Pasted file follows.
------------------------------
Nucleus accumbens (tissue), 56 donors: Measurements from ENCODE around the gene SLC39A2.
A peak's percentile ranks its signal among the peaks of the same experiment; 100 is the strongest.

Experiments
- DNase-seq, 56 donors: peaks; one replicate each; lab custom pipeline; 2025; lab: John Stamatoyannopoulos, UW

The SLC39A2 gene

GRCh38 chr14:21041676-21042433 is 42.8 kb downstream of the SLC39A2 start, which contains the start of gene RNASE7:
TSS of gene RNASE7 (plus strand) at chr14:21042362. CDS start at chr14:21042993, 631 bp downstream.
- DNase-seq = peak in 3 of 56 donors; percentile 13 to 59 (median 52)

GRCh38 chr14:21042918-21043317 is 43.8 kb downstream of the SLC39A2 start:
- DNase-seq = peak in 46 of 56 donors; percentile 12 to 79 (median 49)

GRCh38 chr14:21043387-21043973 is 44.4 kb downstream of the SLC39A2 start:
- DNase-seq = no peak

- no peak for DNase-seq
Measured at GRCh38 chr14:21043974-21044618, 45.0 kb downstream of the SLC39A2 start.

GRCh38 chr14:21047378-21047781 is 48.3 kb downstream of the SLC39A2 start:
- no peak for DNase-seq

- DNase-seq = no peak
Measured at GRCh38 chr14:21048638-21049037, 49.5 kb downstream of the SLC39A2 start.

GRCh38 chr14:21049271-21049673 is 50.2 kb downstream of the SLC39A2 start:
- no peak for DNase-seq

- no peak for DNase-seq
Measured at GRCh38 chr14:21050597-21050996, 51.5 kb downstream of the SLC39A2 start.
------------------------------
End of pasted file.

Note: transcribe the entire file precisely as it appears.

Nucleus accumbens (tissue), 56 donors: Measurements from ENCODE around the gene SLC39A2.
A peak's percentile ranks its signal among the peaks of the same experiment; 100 is the strongest.

Experiments
- DNase-seq, 56 donors: peaks; one replicate each; lab custom pipeline; 2025; lab: John Stamatoyannopoulos, UW

The SLC39A2 gene

GRCh38 chr14:21041676-21042433 is 42.8 kb downstream of the SLC39A2 start, which contains the start of gene RNASE7:
TSS of gene RNASE7 (plus strand) at chr14:21042362. CDS start at chr14:21042993, 631 bp downstream.
- DNase-seq = peak in 3 of 56 donors; percentile 13 to 59 (median 52)

GRCh38 chr14:21042918-21043317 is 43.8 kb downstream of the SLC39A2 start:
- DNase-seq = peak in 46 of 56 donors; percentile 12 to 79 (median 49)

GRCh38 chr14:21043387-21043973 is 44.4 kb downstream of the SLC39A2 start:
- DNase-seq = no peak

- no peak for DNase-seq
Measured at GRCh38 chr14:21043974-21044618, 45.0 kb downstream of the SLC39A2 start.

GRCh38 chr14:21047378-21047781 is 48.3 kb downstream of the SLC39A2 start:
- no peak for DNase-seq

- DNase-seq = no peak
Measured at GRCh38 chr14:21048638-21049037, 49.5 kb downstream of the SLC39A2 start.

GRCh38 chr14:21049271-21049673 is 50.2 kb downstream of the SLC39A2 start:
- no peak for DNase-seq

- no peak for DNase-seq
Measured at GRCh38 chr14:21050597-21050996, 51.5 kb downstream of the SLC39A2 start.